19 April 2008

It may be optional, says Cuepacs


KUALA LUMPUR: The new retirement age for civil servants, set by the government, would most likely be optional.

The Congress of Unions of Employees in the Public and Civil Services (Cuepacs) president Omar Osman said although the government had agreed to extend the retirement age to 60, they most likely would settle on 58.

Expecting an official announcement before Labour Day on May 1, Omar said Cuepacs had been pushing for the retirement age to be extended from 56 to 60 to compete with other countries in the region.

"After Brunei, Malaysia is the only country in Southeast Asia that has workers retiring early (at 56).

"Even a small country like Singapore has set its retirement age at 62," said Omar.
He added that the new age adjustment would apply to all, including support service staff, as an effort to standardise the system.

Cuepacs also drew up plans for the new assessment method to replace the efficiency level assessment (PTK) exam, which was scrapped by the government on Thursday.

"Workers in Grades 1 to 16, which consist of support service staff like drivers, office assistants and the like, will be assessed based on their daily work performance," Omar told the New Straits Times.

Workers in Grades 17 to 40, who include clerical and administrative staff, will be required to go for courses.

"They will be evaluated on the spot through their participation in workshops during the training but there will be no exams."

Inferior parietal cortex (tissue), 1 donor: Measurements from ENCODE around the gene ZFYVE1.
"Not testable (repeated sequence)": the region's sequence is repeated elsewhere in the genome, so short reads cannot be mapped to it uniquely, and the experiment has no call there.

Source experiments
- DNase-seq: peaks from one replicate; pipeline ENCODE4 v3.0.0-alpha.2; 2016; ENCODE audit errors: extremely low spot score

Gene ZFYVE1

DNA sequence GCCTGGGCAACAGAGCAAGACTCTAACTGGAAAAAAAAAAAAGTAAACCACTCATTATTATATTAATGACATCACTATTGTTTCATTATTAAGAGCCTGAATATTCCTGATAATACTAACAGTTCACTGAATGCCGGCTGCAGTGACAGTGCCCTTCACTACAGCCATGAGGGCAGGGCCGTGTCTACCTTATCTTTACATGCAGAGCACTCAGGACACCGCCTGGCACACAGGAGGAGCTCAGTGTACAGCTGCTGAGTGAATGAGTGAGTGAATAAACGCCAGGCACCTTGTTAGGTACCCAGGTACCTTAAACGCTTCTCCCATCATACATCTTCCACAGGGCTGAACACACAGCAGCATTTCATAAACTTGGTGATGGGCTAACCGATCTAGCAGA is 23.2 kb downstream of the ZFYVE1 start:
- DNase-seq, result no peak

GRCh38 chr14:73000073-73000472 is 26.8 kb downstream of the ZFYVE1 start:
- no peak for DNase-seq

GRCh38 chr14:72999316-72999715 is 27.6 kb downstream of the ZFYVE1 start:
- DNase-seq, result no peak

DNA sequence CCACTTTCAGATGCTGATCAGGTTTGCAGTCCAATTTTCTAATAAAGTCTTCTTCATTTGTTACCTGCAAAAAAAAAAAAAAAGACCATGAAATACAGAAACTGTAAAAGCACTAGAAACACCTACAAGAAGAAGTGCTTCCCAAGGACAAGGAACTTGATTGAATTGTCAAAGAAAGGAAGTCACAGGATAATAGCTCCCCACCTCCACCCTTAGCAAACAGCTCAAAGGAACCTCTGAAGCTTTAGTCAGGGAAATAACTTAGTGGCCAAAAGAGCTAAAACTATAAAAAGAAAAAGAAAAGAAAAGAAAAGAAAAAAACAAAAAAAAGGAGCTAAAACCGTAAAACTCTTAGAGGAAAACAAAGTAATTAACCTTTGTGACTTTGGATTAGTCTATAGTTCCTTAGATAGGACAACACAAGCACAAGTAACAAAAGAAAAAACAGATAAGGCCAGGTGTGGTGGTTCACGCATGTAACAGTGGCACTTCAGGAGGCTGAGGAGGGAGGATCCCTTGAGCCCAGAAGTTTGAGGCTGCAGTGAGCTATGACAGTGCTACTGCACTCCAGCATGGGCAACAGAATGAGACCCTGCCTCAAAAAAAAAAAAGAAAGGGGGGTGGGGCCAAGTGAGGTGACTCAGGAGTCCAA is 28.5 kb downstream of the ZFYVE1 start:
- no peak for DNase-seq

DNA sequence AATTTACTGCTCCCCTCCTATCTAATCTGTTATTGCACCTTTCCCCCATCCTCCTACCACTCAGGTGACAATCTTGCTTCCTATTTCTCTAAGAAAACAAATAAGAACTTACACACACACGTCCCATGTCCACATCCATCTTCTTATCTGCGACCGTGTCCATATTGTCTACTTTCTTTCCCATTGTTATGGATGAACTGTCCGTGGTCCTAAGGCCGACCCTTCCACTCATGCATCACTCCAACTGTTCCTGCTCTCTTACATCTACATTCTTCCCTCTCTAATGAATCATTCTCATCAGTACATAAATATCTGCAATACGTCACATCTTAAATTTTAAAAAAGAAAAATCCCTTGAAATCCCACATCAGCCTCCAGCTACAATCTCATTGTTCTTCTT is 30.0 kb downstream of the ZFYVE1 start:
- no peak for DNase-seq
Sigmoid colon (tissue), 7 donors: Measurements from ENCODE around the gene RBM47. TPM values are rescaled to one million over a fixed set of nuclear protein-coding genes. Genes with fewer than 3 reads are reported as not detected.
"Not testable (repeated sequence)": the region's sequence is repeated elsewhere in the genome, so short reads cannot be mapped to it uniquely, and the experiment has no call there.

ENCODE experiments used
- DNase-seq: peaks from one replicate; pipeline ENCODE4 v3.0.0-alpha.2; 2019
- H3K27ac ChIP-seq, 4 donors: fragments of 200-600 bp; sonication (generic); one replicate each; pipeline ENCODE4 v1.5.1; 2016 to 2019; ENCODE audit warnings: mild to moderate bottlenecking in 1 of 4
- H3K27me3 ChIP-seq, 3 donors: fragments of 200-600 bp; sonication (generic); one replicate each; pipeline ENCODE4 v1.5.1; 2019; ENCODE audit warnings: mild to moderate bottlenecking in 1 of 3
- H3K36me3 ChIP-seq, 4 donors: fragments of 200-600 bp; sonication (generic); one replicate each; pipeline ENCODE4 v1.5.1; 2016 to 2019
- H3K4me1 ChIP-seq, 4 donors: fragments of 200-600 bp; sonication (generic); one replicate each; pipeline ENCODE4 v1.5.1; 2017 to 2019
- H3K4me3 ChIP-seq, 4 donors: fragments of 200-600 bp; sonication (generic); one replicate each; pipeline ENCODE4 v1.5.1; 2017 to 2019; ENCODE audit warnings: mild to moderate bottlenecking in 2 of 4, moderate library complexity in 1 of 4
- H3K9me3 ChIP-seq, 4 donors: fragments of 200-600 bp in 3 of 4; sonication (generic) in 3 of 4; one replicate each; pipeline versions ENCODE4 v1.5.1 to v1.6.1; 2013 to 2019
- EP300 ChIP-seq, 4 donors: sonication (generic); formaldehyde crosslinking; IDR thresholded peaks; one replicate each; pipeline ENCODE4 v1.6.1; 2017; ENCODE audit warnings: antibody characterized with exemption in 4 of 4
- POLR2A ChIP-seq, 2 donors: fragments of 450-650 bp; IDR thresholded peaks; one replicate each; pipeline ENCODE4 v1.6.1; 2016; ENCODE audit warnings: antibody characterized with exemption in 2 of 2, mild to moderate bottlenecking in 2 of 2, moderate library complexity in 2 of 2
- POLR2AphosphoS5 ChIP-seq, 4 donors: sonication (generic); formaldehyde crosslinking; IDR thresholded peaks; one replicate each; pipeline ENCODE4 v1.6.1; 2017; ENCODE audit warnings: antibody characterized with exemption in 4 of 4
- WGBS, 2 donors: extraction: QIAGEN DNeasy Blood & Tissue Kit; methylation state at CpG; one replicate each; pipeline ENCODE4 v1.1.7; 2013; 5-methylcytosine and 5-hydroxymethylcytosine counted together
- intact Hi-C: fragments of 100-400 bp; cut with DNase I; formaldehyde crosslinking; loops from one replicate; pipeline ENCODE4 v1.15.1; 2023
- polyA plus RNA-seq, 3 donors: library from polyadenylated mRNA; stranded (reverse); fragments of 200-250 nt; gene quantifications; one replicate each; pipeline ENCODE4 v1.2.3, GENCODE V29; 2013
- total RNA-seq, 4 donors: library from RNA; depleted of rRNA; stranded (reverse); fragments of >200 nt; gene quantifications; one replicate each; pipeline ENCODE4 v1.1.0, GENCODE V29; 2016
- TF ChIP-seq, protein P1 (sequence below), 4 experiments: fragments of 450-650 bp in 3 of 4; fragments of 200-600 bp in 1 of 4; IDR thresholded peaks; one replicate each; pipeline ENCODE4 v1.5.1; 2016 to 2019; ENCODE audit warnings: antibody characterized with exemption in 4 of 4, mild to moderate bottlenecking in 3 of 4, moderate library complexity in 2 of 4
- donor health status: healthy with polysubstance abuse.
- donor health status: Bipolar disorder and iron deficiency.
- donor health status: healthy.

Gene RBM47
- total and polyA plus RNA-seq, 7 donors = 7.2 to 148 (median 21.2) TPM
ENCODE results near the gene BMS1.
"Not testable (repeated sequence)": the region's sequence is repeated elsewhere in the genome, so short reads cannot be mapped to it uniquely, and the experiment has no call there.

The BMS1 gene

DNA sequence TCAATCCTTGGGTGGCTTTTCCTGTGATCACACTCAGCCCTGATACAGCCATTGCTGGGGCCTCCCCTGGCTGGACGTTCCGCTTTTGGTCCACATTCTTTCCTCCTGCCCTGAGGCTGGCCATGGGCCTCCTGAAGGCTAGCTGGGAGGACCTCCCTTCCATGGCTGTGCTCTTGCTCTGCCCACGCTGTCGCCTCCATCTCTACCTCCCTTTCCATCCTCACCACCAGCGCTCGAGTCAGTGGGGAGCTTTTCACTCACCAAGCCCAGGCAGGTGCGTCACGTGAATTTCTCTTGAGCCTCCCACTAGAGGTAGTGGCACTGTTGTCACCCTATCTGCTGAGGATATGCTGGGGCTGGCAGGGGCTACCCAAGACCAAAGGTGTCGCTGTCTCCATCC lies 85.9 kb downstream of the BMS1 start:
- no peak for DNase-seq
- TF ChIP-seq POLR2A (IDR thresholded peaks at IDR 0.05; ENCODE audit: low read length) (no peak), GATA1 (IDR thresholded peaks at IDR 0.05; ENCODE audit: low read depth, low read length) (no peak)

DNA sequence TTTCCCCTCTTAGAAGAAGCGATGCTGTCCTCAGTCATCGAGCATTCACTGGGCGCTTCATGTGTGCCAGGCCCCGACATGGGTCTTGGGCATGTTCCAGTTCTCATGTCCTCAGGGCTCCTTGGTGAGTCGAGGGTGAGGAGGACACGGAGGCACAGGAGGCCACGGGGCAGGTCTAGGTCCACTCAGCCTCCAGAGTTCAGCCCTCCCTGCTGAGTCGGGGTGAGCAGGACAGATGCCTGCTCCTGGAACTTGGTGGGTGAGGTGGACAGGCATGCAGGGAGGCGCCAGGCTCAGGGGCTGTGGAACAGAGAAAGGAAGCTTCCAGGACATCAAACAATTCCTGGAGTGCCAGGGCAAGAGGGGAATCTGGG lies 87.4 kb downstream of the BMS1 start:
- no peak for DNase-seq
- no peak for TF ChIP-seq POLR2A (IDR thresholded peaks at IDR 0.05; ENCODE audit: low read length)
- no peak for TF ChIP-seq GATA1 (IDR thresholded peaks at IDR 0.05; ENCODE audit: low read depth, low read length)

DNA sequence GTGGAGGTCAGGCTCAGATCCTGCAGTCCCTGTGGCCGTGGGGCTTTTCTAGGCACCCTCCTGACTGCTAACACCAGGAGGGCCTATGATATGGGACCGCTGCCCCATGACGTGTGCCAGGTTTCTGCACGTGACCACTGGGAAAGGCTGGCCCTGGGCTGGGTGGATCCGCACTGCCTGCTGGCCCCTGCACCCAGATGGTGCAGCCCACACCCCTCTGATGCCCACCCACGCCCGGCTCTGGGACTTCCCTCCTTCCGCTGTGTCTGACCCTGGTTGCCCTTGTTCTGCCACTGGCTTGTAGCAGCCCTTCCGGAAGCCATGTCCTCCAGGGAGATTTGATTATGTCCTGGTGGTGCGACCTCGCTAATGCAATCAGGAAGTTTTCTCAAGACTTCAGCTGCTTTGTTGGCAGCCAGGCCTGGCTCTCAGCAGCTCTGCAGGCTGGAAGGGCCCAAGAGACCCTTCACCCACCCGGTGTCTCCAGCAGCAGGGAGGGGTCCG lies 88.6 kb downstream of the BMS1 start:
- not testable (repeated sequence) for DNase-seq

Omar said the Public Service Department (PSD) had agreed to implement the new method but had given one week for Cuepacs to gather feedback from its members and make the necessary changes or additional recommendations.

The extension of the retirement age and the new method of evaluation were two of five demands that were given the green light by the government in a meeting with Cuepacs, on Thursday.

The other demands that were approved were the upgrading of the housing allowance, re-introduction of the 10 per cent critical allowance scheme and an approval of a new pension scheme based on years of service.

Cuepacs had been negotiating the five demands as well as an additional RM2,000 honorarium payment for civil servants for years.

Despite not having the honorarium payment approved, Omar said Cuepacs was happy with the decisions that had been made thus far.

The Thursday meeting also resulted in Cuepacs calling off its plan to boycott Labour Day.

"The prime minister has been very attentive to our needs. The boycott was initially planned because the government did not pay attention to our demands."

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